That said, I’ve given up trying to explain to non-Indians. There are stories I’d love to post about, but I won’t, because the majority of people who read FTB and similar, would laugh, jeer, point fingers, yell hypocrite and all that shit. In English, ‘sacred’ implies religion, god, and a profane. There is none of that in Oceti Sakowin (Lakota/Dakota/Nakota), nor is any of it part of the other Nations I’m familiar with. ‘Prayer’, uh, well, it has no resemblance to any of the Western kinds. We sing, we dance, we honour, and we offer. It’s us who are obligated to this earth, this earth is our responsibility. From our point of view, that is our purpose, it’s why we are here, to honour and protect our earth, and all that is on it.

    I don’t know how to explain any of this well, because there are no counterparts in English, and no comparisons, either. It’s not ‘religion’ in any Western sense. I don’t think Marx is applicable, either. Religion is something that spreads, it’s something that proselytizes and is proselytizable (not a word, I know). Various Indian beliefs and traditions are not like that at all.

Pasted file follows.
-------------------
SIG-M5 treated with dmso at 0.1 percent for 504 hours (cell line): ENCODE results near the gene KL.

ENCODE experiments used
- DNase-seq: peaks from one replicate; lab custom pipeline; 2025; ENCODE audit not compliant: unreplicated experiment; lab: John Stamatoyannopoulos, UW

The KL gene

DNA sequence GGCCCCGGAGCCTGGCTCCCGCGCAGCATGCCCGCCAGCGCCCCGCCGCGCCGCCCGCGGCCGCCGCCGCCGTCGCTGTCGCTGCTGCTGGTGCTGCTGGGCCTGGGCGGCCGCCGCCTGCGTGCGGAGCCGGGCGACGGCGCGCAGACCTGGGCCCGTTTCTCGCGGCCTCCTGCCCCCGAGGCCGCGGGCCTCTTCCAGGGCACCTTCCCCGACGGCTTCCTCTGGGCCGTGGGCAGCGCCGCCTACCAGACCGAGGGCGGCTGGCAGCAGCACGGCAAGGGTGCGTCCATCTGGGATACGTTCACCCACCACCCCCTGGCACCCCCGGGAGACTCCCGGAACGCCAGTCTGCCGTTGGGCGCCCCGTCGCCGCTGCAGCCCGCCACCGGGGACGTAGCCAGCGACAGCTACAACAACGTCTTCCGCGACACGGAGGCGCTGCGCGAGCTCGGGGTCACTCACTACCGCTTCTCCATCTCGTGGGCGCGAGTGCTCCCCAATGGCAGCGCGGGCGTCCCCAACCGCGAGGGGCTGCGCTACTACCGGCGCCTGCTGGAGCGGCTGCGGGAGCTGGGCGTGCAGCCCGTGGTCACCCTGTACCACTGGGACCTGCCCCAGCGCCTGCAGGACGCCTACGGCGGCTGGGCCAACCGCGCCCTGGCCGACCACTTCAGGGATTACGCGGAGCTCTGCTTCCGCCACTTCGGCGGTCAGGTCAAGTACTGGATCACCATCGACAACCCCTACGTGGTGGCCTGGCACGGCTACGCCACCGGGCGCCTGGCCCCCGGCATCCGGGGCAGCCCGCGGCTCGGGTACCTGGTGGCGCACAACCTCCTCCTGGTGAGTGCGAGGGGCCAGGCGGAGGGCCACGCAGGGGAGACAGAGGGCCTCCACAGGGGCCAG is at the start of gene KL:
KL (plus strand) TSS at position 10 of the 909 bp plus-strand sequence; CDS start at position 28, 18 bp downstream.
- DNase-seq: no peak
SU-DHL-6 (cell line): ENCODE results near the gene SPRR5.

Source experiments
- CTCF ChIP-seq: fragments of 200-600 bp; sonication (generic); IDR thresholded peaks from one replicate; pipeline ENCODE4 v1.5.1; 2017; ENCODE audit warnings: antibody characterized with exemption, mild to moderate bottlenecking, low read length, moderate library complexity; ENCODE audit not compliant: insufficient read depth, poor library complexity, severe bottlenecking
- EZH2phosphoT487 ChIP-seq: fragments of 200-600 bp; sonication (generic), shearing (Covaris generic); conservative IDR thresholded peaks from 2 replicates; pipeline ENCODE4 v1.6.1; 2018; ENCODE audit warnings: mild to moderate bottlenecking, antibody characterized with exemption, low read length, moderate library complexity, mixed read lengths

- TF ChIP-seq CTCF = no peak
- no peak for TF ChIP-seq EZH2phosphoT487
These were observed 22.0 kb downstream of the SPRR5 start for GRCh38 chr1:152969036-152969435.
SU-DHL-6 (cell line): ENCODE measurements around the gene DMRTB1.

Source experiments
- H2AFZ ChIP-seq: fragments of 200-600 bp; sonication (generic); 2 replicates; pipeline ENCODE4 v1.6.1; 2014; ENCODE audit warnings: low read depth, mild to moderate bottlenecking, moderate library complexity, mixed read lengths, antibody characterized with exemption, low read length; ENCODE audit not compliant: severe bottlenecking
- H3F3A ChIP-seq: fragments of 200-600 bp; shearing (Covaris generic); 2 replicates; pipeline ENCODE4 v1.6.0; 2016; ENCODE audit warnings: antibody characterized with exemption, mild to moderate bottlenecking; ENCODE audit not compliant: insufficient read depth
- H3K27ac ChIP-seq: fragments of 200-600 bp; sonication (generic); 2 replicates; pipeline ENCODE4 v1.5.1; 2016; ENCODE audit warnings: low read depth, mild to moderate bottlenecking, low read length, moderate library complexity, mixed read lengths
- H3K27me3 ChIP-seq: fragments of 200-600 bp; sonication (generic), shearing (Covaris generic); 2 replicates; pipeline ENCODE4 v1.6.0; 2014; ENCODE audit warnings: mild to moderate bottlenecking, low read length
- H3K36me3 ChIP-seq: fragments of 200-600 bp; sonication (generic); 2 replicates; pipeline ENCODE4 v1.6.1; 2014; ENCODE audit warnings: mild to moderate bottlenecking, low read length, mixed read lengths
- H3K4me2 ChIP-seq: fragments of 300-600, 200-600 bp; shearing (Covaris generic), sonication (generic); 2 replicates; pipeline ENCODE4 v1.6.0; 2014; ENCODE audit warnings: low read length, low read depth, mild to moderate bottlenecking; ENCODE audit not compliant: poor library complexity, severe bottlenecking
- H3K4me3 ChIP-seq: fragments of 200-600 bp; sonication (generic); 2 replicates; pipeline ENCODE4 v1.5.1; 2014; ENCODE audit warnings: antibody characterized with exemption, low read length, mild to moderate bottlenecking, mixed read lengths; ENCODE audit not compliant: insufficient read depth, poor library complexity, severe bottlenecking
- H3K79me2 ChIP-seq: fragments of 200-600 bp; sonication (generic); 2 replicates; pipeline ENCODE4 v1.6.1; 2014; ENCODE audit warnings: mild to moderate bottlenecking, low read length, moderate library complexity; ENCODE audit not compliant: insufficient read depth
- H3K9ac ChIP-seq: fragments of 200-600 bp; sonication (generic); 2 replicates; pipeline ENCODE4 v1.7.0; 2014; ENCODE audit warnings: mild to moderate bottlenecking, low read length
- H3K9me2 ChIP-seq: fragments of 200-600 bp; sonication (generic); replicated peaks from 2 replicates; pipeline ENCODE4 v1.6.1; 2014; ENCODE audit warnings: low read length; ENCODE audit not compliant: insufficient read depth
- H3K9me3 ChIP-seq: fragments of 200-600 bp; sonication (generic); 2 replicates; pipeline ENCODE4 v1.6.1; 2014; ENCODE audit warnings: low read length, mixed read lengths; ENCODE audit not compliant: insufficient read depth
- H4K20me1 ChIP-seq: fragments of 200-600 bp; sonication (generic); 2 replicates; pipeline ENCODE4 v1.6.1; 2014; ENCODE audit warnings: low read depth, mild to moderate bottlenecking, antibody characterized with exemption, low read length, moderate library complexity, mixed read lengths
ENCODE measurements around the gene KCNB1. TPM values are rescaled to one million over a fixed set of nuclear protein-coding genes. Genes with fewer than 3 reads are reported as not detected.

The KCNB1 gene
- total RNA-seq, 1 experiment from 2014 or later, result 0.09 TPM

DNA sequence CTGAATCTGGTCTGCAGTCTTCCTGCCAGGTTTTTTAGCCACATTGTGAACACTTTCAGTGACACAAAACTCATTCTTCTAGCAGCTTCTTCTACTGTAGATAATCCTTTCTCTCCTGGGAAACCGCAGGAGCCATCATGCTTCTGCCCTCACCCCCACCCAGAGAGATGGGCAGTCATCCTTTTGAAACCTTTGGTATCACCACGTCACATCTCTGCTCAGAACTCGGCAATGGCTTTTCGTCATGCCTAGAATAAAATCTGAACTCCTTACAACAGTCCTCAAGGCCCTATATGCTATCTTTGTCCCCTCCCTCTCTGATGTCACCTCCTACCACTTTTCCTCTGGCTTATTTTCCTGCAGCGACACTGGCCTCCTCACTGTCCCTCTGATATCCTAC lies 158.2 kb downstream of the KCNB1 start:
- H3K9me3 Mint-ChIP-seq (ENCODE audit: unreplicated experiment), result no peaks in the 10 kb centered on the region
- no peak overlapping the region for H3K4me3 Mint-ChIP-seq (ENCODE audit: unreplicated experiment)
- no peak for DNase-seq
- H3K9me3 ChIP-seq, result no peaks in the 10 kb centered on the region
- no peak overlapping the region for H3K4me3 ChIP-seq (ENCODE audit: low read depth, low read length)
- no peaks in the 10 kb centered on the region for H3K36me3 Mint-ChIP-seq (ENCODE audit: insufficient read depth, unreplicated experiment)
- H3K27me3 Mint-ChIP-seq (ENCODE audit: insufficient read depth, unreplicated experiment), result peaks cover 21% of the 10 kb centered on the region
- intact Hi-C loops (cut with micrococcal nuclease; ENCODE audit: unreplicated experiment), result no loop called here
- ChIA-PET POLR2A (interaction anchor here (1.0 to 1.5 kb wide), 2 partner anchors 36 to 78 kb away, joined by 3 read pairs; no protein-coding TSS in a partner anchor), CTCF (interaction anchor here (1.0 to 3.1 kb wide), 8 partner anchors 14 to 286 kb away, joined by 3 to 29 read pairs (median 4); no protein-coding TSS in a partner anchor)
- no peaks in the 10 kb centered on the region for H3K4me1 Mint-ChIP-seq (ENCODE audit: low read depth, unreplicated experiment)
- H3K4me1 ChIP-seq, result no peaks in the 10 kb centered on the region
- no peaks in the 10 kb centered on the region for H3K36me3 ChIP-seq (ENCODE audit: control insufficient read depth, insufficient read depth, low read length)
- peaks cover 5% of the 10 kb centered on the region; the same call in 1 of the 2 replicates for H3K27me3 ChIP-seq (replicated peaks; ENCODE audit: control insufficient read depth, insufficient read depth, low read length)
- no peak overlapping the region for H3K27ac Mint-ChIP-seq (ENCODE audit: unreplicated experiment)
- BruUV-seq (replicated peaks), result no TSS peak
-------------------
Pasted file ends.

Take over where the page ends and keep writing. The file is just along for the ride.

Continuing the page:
4. Patricia Phillips says

    Beautiful. I followed the coal terminal news a bit, because at one point in that process there were plans to rebuild an old rail network to Coos Bay (my old home town) for a coal export terminal. Luckily that plan seems to have died. The LNG plant proposal for the north spit of Coos Bay, however, is not 100% dead. Veresen is trying to restart that process.

    I’ve been to the Lummi reservation once, in 1999 for a weaving conference. Their reservation is right on the coastline, and it is an amazingly beautiful place.

  5. says


    I’ve been to the Lummi reservation once, in 1999 for a weaving conference. Their reservation is right on the coastline, and it is an amazingly beautiful place.

    Oh, lucky you. I’ve never been, and I know little about Lummi culture. I’d welcome the opportunity to learn.

    Veresen is trying to restart that process.

    Oh, of course they are. I really wish people would start listening to us.

  6. Crip Dyke, Right Reverend Feminist FuckToy of Death & Her Handmaiden says

    I’ve been to the Lummi Reservation twice, but both times were very short -- more passing through than anything, though I did stay the night both times. Much of the Oregon coast is beautiful, in and outside Lummi territory. Though I’m in Canada now, Oregon will always be home and I’m doing every thing I can to preserve ex-pat voting rights to help keep it beautiful.